Let’s Talk About It: Black Lives Matter- Part 3 of 4

March 11, 2021

Samiha: Now for our next question, do you think the Black Lives Matter movement is a matter of politics, and should it be a matter of politics?
Sam: I’ll start this one off. I think that unfortunately, it is. I think it shouldn’t be and no matter where you stand, you should be on board with parts of it. But a lot goes back to what we were talking about before which was if you’re already on the fence about it, then because of your political views mixed with bad media coverage, you’ll come to the wrong conclusion. So many, not all, but so many people on the right just agree with everything the President says without question. When he condemns the movement or when he says he doesn’t believe in it, or when Mike Pence refuses to just say that Black Lives Matter, that’s what supporters will say too. So, unfortunately, it has become political because so many of the people that are against it are only against it because of what political leaders say. Whereas I think most of the people who are for it didn’t decide to be for it because of what a political leader said. They decided to be for it because they care and because they did research. So I think that’s how it became political when it shouldn’t, it should be unifying not dividing.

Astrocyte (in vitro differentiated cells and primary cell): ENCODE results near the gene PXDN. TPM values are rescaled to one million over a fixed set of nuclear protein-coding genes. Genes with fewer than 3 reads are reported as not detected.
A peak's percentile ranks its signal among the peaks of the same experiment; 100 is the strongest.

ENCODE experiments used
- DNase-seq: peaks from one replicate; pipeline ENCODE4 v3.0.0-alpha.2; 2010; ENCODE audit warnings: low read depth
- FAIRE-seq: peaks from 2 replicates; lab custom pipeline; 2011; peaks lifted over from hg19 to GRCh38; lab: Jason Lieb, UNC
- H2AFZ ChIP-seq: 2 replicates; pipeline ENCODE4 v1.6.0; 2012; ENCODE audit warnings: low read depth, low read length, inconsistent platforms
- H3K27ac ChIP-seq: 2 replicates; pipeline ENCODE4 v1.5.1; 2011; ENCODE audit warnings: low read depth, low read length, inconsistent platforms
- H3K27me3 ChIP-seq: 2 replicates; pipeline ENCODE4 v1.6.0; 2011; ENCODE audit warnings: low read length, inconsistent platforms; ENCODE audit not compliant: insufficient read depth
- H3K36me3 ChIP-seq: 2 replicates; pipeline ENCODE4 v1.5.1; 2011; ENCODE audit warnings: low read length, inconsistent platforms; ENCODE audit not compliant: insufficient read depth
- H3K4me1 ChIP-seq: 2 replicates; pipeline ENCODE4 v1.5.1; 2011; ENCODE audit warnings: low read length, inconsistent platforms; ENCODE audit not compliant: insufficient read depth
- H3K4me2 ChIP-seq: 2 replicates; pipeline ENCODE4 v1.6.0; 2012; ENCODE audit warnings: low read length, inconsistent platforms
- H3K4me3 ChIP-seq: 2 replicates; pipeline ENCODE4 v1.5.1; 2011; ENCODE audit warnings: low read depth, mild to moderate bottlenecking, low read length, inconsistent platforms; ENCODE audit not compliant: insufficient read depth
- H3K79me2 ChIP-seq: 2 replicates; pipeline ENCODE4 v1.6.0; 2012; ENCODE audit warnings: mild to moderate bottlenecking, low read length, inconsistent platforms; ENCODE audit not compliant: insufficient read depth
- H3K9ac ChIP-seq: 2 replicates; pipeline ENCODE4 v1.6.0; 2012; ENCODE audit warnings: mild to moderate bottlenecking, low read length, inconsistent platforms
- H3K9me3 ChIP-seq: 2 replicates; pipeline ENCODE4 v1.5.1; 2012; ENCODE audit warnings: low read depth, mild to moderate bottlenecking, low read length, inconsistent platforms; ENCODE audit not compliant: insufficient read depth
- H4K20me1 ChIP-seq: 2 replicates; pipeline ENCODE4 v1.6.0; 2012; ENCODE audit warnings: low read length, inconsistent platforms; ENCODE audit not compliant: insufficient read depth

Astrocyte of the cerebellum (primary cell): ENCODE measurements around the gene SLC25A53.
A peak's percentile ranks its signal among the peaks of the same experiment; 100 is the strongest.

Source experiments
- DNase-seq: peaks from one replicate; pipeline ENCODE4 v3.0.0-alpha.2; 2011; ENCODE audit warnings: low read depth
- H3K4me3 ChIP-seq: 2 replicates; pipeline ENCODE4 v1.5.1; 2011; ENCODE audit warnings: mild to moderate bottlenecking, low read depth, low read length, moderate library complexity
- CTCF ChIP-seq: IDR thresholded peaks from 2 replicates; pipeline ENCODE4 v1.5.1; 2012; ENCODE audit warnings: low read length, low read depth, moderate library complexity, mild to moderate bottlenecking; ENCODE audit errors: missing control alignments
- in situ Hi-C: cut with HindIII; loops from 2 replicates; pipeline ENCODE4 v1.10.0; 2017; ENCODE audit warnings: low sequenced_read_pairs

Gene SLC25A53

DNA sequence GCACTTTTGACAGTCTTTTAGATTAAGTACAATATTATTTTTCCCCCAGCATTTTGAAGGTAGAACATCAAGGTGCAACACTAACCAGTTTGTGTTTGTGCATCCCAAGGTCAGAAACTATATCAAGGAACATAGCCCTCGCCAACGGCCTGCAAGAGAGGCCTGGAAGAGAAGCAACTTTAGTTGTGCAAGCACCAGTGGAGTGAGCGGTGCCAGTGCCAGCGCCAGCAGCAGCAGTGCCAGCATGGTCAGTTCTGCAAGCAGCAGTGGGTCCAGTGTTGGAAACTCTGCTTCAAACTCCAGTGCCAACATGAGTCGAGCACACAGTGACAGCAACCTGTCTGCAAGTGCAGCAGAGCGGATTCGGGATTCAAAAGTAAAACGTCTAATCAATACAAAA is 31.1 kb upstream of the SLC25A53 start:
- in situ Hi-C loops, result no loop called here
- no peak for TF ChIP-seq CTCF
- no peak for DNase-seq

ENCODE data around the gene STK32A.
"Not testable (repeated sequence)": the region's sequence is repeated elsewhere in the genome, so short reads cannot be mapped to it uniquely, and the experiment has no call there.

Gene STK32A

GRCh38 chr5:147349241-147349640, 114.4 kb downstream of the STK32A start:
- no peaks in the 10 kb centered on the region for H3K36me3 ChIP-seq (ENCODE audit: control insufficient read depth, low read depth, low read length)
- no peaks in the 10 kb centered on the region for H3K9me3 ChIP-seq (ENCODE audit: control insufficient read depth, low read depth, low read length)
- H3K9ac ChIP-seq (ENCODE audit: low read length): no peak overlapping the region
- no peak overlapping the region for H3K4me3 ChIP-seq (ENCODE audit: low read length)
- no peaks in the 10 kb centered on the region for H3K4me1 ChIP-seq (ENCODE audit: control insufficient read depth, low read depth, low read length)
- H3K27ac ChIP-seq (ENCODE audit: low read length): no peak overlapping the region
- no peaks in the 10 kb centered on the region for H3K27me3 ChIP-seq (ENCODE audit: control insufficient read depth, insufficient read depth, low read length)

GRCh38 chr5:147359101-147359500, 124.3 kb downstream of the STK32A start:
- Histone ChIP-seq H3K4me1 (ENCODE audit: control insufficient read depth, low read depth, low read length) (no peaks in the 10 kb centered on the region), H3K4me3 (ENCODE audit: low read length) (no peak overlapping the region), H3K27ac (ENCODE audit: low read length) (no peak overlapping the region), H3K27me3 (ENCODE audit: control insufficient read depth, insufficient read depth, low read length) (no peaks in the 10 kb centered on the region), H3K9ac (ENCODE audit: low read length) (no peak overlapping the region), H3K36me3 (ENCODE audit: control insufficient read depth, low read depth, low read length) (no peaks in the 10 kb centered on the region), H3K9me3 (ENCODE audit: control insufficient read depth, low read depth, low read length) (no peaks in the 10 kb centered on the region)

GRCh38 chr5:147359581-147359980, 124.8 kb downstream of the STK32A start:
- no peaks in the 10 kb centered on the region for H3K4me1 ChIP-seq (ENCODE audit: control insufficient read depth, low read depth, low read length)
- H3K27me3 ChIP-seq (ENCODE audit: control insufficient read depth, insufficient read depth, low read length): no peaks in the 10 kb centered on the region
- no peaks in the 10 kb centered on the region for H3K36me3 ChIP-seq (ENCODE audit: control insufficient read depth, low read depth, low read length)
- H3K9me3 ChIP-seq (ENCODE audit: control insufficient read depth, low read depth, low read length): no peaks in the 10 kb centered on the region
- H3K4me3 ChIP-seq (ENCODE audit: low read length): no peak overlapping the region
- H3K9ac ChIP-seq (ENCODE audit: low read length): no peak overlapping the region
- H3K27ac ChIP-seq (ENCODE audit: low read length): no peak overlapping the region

Samiha: Yes I agree wholeheartedly, it’s really about the type of exposure and how people see things. It takes back to the thing about seeing all sides of the matter. If someone just hears out a political leader and goes along with whatever they say without making further research, it bodes for a flawed perception. Someone could just turn on the news and hear someone influential say that they aren’t for Black Lives Matter and just go on agreeing with them even though they haven’t had any other exposure to the movement. Another thing is that literally anything can be made political. People have made things like masks and climate change, but those things are supposed to just be no-brainers. The same thing can be said about a movement that fights for basic human rights.
Maia: I think it’s interesting how early we turned things into politics before we even make political changes to accompany the movement. With the Black Lives Matter movement, we want a systemic change. We want to end racial injustice and systemic racism. I feel like bringing politics into it is something we need to discuss and it is something that will inevitably happen if we’re going to end up making these changes that we want. But making it a discussion of, what Sam was saying, a political “If you’re in this party, you support this,” making it a Democratic or Republican choice, unfortunately. Even though there are lots of Republicans that I know are for Black Lives Matter, it’s an inevitable thing that just happened. But I think it is interesting how early we brought politics into it even though we were;t even making political changes at first and it was just simply a question of human rights. I think it’s based on a human’s need to be competitive and needing to be on a side even when it’s not needed.
Lydia: With what we were saying earlier, so if the people who just didn’t like the riots or who maybe are racist or who don’t care for change saw a political leader denounce the movement, they would just jump on board. It keeps them from keeping it as a matter of human rights and instead they see it as a matter of politics.